Charity, Tax Information Info for Boston Marathon Bombings

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Charity, Tax Information

Source: Getty Images

It’s been an incredibly difficult week. From the Boston Marathon bombings that continue to unfold even as we go to press, to the poison-laced letters sent to President Obama and and at least two more elected leaders and of course, the devastation and loss out of West, Texas following the catastrophic fertilizer explosion, the human condition has been put to the test.

Even as the nation reels and ultimately begins its healing process, there are a few announcements, especially surrounding Boston, that many may not be aware of.

IRS Announces Extension

You may recall the Boston Marathon bombs occurred on April 15th, the deadline for 2012 tax filings. As a result, the Internal Revenue Service announced on Thursday that it would be extending the tax deadline for those in that area.

Taxpayers who were impacted by those explosions in Boston have been given a three month extension if they need it. It automatically applies for anyone who lives within Suffolk County, MA. This is the county Boston is in.

For those who live outside the county limits of Suffolk and who were impacted by the bombings may also request an extension. You’ll need to call a special number set up by the IRS – but you won’t be able to do this until April 23rd, which is next Tuesday. That number is 1-866-562-5227.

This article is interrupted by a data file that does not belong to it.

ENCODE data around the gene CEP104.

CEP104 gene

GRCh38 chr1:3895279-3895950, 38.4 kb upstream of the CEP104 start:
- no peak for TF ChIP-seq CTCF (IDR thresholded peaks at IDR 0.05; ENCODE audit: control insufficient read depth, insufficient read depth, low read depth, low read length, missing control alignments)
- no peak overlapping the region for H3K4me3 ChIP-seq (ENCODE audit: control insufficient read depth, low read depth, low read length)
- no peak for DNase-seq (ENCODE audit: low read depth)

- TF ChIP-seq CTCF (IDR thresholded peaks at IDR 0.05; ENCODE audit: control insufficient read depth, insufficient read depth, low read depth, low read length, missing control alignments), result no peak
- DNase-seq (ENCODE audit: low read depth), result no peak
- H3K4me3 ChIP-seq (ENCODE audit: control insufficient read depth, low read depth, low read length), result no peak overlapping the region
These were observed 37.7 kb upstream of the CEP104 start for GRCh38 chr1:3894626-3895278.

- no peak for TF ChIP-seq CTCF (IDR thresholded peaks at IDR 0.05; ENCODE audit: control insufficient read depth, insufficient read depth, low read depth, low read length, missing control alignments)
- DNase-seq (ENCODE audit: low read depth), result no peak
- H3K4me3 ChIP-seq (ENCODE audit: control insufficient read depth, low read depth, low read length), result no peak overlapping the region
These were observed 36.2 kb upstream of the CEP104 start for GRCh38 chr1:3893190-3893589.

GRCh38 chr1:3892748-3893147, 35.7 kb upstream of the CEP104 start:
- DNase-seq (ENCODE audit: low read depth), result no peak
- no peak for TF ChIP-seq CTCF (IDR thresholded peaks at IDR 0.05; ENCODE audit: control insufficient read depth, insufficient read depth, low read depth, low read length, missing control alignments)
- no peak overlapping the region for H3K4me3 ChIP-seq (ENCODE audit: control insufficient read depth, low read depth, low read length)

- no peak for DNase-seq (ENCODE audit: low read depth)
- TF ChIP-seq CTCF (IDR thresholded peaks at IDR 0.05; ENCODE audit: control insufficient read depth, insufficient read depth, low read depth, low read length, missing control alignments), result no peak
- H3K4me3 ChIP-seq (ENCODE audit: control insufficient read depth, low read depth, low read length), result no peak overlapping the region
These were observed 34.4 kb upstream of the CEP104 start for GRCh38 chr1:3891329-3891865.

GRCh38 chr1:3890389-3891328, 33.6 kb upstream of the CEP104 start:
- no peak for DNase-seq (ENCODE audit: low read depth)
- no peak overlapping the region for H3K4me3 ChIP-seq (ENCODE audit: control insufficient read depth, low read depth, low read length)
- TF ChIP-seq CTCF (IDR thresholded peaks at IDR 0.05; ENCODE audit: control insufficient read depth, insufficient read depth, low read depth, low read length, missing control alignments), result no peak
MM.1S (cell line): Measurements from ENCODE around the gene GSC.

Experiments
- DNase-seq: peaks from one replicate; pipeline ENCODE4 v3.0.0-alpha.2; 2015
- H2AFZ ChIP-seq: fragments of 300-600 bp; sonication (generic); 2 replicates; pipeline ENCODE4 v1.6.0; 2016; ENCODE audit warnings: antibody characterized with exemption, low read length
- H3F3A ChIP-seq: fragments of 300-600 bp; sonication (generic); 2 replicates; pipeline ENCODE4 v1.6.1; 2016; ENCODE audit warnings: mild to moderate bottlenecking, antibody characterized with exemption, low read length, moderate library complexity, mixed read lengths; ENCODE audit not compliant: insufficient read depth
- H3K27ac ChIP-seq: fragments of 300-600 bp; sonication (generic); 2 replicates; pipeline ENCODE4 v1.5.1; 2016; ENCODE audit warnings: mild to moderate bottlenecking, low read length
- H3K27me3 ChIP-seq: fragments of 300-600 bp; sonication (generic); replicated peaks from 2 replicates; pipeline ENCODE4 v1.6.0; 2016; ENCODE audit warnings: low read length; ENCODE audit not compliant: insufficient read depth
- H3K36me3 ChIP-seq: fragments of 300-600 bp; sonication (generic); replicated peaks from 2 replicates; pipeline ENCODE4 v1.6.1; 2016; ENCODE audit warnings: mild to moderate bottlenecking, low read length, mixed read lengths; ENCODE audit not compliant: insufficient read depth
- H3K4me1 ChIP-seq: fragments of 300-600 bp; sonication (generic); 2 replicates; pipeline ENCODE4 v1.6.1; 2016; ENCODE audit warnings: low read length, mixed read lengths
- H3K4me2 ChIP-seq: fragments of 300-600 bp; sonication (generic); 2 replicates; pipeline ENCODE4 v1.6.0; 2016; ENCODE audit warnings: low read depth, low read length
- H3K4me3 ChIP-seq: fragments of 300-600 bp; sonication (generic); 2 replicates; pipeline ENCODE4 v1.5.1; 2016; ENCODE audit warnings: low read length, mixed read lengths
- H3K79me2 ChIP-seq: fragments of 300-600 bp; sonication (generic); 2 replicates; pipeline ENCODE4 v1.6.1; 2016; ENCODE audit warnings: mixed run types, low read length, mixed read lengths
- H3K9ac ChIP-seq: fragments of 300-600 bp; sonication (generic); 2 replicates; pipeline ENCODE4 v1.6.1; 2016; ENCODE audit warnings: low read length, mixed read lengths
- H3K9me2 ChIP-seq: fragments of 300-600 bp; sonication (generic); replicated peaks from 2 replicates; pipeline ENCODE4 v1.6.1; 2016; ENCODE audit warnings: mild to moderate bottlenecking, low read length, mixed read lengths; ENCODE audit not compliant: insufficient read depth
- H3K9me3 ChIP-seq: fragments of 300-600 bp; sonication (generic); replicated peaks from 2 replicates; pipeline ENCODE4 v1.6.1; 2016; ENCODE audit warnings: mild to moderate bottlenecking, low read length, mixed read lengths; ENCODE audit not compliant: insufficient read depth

This means the deadline for those qualifying for this relief will therefore be pushed back to July 15. There will be no payment or filing penalties assessed until after that date passes. That said, it is the government, so there will be a 3% interest charge, compounded daily (of course) on any taxes after the original April 15 deadline.

While making the announcement, IRS Acting Commissioner Steven Miller took the opportunity to express his agency’s sorrow,

Our hearts go out to the people affected by this tragic event… We want victims and others affected by this terrible tragedy to have the time they need to finish their individual tax returns.

You can learn more about the extension by visiting the IRS website as well.

Fraudulent Boston Marathon Bombings Charities

Even as so many begin living out some of their darkest days, there are no shortage of those wishing to do more harm via technology and theft. Before Monday was even over, there were more than a few websites that popped up and registered various domain names all in the name of charitable efforts on behalf of the victims. It’s tragic and it’s almost as though vultures are doing nothing but waiting on tragedy to occur so that they can take advantage.

Americans are charitable by nature; we seek to help in any way we can. The fact that others will attempt to take advantage of that is sickening; however it doesn’t prevent us from doing what we can. We just tend to be a bit more cautious. The websites that were registered in those earlier hours after the tragedy run the realm. From bostonmarathondonations.com to bostonmarathonattack.com, these are new sites and there’s simply not much known about the foundation from which they’re built.